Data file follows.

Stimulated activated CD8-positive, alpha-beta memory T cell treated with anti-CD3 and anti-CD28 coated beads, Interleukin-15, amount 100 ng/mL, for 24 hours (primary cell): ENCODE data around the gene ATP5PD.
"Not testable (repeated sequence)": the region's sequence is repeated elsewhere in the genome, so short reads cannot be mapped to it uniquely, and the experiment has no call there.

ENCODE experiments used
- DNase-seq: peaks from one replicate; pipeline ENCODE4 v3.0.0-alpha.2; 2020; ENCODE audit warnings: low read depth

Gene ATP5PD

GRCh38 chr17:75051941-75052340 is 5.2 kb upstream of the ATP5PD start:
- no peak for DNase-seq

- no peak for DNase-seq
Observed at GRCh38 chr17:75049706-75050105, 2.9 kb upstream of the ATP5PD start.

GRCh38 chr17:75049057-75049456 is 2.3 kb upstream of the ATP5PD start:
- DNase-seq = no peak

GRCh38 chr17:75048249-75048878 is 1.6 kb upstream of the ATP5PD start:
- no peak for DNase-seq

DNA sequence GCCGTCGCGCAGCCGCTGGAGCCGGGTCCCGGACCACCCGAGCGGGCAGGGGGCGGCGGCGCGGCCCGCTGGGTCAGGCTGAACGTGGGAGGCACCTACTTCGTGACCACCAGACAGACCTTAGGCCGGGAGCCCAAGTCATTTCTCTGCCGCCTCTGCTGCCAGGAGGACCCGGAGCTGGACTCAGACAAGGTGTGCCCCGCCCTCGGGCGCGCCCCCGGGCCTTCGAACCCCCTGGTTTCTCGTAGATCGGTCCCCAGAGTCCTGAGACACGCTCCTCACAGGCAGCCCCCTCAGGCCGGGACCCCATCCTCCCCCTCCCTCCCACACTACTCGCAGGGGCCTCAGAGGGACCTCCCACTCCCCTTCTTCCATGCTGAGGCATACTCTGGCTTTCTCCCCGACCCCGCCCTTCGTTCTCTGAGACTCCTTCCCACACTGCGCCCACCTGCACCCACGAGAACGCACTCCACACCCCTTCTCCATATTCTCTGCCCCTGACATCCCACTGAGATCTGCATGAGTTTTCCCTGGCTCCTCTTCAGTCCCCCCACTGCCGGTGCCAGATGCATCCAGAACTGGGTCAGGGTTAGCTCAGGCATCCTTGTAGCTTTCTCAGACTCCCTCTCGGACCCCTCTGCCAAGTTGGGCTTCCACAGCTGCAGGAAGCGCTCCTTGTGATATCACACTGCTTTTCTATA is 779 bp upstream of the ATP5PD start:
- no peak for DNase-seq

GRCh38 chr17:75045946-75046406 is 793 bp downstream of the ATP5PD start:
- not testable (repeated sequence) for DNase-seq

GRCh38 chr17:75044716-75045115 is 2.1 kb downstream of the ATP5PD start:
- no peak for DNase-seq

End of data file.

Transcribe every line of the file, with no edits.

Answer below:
Stimulated activated CD8-positive, alpha-beta memory T cell treated with anti-CD3 and anti-CD28 coated beads, Interleukin-15, amount 100 ng/mL, for 24 hours (primary cell): ENCODE data around the gene ATP5PD.
"Not testable (repeated sequence)": the region's sequence is repeated elsewhere in the genome, so short reads cannot be mapped to it uniquely, and the experiment has no call there.

ENCODE experiments used
- DNase-seq: peaks from one replicate; pipeline ENCODE4 v3.0.0-alpha.2; 2020; ENCODE audit warnings: low read depth

Gene ATP5PD

GRCh38 chr17:75051941-75052340 is 5.2 kb upstream of the ATP5PD start:
- no peak for DNase-seq

- no peak for DNase-seq
Observed at GRCh38 chr17:75049706-75050105, 2.9 kb upstream of the ATP5PD start.

GRCh38 chr17:75049057-75049456 is 2.3 kb upstream of the ATP5PD start:
- DNase-seq = no peak

GRCh38 chr17:75048249-75048878 is 1.6 kb upstream of the ATP5PD start:
- no peak for DNase-seq

DNA sequence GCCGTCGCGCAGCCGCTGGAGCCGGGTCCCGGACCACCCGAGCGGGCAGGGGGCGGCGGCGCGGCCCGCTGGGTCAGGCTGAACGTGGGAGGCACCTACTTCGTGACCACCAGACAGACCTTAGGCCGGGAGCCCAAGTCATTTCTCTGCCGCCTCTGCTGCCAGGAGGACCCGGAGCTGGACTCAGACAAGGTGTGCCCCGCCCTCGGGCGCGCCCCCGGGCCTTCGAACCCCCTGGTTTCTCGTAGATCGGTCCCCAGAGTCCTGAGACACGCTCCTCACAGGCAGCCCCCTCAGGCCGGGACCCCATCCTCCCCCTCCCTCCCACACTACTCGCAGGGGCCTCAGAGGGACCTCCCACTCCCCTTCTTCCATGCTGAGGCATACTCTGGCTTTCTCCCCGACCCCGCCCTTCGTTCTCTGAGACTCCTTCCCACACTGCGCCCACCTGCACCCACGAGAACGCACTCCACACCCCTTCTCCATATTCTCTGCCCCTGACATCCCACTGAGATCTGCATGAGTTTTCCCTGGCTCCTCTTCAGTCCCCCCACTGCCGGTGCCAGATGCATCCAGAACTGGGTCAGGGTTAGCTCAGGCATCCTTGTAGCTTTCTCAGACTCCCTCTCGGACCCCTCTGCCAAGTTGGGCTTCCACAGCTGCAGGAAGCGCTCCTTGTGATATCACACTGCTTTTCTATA is 779 bp upstream of the ATP5PD start:
- no peak for DNase-seq

GRCh38 chr17:75045946-75046406 is 793 bp downstream of the ATP5PD start:
- not testable (repeated sequence) for DNase-seq

GRCh38 chr17:75044716-75045115 is 2.1 kb downstream of the ATP5PD start:
- no peak for DNase-seq